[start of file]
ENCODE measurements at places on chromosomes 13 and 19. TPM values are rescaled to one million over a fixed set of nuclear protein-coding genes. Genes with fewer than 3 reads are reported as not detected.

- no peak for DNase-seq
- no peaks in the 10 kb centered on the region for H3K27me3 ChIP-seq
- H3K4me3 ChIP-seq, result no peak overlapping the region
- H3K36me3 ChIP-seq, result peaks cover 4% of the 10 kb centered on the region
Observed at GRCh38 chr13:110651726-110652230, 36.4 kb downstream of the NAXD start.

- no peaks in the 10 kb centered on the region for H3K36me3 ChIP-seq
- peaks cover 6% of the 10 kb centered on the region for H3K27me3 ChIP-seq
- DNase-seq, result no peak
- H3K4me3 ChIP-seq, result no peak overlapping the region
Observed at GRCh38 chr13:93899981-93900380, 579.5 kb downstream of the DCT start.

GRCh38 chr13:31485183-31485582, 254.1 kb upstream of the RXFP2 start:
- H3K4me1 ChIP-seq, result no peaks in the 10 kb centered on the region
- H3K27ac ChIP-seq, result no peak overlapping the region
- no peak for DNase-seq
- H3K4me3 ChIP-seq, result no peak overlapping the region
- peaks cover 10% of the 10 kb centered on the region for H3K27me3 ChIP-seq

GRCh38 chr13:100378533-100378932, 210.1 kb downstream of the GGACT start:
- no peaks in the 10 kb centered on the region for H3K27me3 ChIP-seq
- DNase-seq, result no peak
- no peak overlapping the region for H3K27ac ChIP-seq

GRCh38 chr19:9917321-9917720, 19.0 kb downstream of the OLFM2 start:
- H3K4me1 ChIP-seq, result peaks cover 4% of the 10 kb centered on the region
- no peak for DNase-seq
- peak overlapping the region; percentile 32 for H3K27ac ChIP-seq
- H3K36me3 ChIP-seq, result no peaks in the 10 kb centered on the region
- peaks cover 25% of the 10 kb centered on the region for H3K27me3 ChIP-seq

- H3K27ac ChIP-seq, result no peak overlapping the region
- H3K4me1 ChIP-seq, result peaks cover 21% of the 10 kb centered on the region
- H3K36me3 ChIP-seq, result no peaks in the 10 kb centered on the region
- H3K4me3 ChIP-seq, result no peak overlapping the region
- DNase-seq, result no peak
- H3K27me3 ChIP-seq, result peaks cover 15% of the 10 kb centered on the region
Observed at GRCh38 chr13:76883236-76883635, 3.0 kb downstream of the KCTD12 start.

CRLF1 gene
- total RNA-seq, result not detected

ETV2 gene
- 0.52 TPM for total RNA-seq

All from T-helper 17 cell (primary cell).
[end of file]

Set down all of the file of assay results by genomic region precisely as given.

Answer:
ENCODE measurements at places on chromosomes 13 and 19. TPM values are rescaled to one million over a fixed set of nuclear protein-coding genes. Genes with fewer than 3 reads are reported as not detected.

- no peak for DNase-seq
- no peaks in the 10 kb centered on the region for H3K27me3 ChIP-seq
- H3K4me3 ChIP-seq, result no peak overlapping the region
- H3K36me3 ChIP-seq, result peaks cover 4% of the 10 kb centered on the region
Observed at GRCh38 chr13:110651726-110652230, 36.4 kb downstream of the NAXD start.

- no peaks in the 10 kb centered on the region for H3K36me3 ChIP-seq
- peaks cover 6% of the 10 kb centered on the region for H3K27me3 ChIP-seq
- DNase-seq, result no peak
- H3K4me3 ChIP-seq, result no peak overlapping the region
Observed at GRCh38 chr13:93899981-93900380, 579.5 kb downstream of the DCT start.

GRCh38 chr13:31485183-31485582, 254.1 kb upstream of the RXFP2 start:
- H3K4me1 ChIP-seq, result no peaks in the 10 kb centered on the region
- H3K27ac ChIP-seq, result no peak overlapping the region
- no peak for DNase-seq
- H3K4me3 ChIP-seq, result no peak overlapping the region
- peaks cover 10% of the 10 kb centered on the region for H3K27me3 ChIP-seq

GRCh38 chr13:100378533-100378932, 210.1 kb downstream of the GGACT start:
- no peaks in the 10 kb centered on the region for H3K27me3 ChIP-seq
- DNase-seq, result no peak
- no peak overlapping the region for H3K27ac ChIP-seq

GRCh38 chr19:9917321-9917720, 19.0 kb downstream of the OLFM2 start:
- H3K4me1 ChIP-seq, result peaks cover 4% of the 10 kb centered on the region
- no peak for DNase-seq
- peak overlapping the region; percentile 32 for H3K27ac ChIP-seq
- H3K36me3 ChIP-seq, result no peaks in the 10 kb centered on the region
- peaks cover 25% of the 10 kb centered on the region for H3K27me3 ChIP-seq

- H3K27ac ChIP-seq, result no peak overlapping the region
- H3K4me1 ChIP-seq, result peaks cover 21% of the 10 kb centered on the region
- H3K36me3 ChIP-seq, result no peaks in the 10 kb centered on the region
- H3K4me3 ChIP-seq, result no peak overlapping the region
- DNase-seq, result no peak
- H3K27me3 ChIP-seq, result peaks cover 15% of the 10 kb centered on the region
Observed at GRCh38 chr13:76883236-76883635, 3.0 kb downstream of the KCTD12 start.

CRLF1 gene
- total RNA-seq, result not detected

ETV2 gene
- 0.52 TPM for total RNA-seq

All from T-helper 17 cell (primary cell).